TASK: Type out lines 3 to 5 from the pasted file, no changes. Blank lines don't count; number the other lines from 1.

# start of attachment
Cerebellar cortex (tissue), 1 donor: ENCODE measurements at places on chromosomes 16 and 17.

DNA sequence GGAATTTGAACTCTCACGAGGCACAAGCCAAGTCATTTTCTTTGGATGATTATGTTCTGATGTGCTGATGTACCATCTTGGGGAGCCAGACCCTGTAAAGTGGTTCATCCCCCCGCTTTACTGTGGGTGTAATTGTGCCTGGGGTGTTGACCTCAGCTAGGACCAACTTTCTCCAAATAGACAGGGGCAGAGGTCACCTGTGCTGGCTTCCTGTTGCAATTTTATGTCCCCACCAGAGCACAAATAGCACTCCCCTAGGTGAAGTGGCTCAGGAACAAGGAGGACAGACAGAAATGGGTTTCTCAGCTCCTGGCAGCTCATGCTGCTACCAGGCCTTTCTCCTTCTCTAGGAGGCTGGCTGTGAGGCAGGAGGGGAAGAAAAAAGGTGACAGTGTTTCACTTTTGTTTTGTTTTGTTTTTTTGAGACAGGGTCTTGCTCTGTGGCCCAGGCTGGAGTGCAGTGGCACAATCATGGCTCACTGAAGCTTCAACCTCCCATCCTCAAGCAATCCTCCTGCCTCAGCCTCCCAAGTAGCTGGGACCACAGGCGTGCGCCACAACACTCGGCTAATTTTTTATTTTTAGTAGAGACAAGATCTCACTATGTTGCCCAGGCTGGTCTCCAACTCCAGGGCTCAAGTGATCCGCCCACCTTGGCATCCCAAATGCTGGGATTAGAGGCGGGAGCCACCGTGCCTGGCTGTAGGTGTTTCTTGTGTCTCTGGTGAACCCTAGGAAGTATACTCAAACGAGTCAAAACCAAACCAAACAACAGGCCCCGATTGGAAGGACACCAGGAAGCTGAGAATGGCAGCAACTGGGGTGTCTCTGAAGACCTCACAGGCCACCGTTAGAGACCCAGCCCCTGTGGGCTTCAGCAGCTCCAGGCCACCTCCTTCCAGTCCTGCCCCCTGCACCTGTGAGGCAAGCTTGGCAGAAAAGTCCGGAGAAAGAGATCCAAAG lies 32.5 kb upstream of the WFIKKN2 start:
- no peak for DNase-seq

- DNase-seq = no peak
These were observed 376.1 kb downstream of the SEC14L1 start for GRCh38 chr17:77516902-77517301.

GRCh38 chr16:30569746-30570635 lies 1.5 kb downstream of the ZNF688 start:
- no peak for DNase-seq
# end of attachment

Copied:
- no peak for DNase-seq

- DNase-seq = no peak
These were observed 376.1 kb downstream of the SEC14L1 start for GRCh38 chr17:77516902-77517301.